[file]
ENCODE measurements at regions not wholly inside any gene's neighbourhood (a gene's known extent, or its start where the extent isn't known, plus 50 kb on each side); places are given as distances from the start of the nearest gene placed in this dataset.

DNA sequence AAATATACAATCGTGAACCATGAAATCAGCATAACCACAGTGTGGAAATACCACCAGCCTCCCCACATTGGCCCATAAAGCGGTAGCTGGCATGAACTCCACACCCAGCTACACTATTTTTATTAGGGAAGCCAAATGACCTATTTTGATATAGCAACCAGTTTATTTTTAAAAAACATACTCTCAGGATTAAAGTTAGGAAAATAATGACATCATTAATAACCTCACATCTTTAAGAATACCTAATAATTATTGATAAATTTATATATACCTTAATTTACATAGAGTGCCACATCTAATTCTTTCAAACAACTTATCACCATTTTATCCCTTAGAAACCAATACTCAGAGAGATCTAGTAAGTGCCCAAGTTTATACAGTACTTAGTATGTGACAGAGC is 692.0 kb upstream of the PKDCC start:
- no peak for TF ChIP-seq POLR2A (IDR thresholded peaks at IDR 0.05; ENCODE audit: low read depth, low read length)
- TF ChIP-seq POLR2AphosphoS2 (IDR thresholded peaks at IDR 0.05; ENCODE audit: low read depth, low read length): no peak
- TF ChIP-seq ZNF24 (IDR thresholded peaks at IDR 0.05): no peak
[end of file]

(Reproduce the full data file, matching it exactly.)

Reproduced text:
ENCODE measurements at regions not wholly inside any gene's neighbourhood (a gene's known extent, or its start where the extent isn't known, plus 50 kb on each side); places are given as distances from the start of the nearest gene placed in this dataset.

DNA sequence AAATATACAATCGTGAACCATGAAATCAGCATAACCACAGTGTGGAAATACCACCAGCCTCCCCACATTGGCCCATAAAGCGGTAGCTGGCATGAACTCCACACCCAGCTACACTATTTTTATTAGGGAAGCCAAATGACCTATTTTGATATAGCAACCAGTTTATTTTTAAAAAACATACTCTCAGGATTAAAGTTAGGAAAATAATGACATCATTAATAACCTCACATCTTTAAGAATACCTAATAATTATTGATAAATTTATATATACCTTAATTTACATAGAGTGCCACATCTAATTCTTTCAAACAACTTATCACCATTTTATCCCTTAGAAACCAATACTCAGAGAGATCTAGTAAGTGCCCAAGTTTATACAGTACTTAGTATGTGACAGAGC is 692.0 kb upstream of the PKDCC start:
- no peak for TF ChIP-seq POLR2A (IDR thresholded peaks at IDR 0.05; ENCODE audit: low read depth, low read length)
- TF ChIP-seq POLR2AphosphoS2 (IDR thresholded peaks at IDR 0.05; ENCODE audit: low read depth, low read length): no peak
- TF ChIP-seq ZNF24 (IDR thresholded peaks at IDR 0.05): no peak